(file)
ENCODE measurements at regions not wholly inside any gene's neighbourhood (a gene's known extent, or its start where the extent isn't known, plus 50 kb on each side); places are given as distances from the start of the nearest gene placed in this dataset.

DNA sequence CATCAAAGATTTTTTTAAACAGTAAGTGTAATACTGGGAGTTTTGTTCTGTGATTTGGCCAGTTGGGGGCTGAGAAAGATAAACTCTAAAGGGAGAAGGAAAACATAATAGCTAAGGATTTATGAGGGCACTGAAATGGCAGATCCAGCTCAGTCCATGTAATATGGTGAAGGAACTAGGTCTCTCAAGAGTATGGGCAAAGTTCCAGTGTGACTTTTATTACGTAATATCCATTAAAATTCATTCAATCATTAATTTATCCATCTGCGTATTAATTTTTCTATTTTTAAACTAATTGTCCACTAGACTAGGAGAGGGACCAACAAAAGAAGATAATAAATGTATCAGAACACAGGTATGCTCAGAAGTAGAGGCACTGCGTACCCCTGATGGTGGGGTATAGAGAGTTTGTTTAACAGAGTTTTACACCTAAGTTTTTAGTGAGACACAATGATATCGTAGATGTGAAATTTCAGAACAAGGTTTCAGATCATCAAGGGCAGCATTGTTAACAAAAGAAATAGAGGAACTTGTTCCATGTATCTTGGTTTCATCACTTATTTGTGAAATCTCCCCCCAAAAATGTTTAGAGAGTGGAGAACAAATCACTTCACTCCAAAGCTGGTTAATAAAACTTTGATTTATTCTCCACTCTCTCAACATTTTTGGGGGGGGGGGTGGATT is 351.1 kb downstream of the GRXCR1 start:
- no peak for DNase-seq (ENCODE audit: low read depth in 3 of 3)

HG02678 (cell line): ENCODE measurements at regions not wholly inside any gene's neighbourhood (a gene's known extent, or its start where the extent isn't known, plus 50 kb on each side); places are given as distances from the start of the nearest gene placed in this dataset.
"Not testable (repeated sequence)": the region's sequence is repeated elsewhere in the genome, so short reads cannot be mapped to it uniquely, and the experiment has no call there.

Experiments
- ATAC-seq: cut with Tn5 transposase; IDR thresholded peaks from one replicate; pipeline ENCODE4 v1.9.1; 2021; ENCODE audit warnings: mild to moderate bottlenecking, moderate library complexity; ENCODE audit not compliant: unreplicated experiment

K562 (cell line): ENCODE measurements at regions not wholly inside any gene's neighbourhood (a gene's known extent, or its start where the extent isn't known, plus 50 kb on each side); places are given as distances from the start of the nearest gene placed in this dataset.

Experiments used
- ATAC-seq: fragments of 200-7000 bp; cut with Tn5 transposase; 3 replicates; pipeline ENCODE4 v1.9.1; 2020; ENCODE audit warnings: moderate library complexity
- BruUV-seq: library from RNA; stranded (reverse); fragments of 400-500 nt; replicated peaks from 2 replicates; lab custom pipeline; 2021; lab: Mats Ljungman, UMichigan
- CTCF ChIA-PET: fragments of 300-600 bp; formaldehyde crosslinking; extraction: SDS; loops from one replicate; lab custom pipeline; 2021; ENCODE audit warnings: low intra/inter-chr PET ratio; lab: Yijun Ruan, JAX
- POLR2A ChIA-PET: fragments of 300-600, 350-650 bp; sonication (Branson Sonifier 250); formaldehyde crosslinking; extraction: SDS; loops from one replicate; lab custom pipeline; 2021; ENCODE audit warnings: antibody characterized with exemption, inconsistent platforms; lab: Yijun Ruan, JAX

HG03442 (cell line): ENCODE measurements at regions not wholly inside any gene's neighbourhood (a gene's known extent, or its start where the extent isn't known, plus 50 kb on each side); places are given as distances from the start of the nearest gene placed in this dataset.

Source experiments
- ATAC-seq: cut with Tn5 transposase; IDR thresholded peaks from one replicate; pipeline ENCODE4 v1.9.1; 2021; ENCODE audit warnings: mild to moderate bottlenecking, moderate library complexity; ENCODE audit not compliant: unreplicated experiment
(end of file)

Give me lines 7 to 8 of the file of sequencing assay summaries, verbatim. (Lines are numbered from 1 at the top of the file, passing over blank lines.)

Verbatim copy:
- ATAC-seq: cut with Tn5 transposase; IDR thresholded peaks from one replicate; pipeline ENCODE4 v1.9.1; 2021; ENCODE audit warnings: mild to moderate bottlenecking, moderate library complexity; ENCODE audit not compliant: unreplicated experiment

K562 (cell line): ENCODE measurements at regions not wholly inside any gene's neighbourhood (a gene's known extent, or its start where the extent isn't known, plus 50 kb on each side); places are given as distances from the start of the nearest gene placed in this dataset.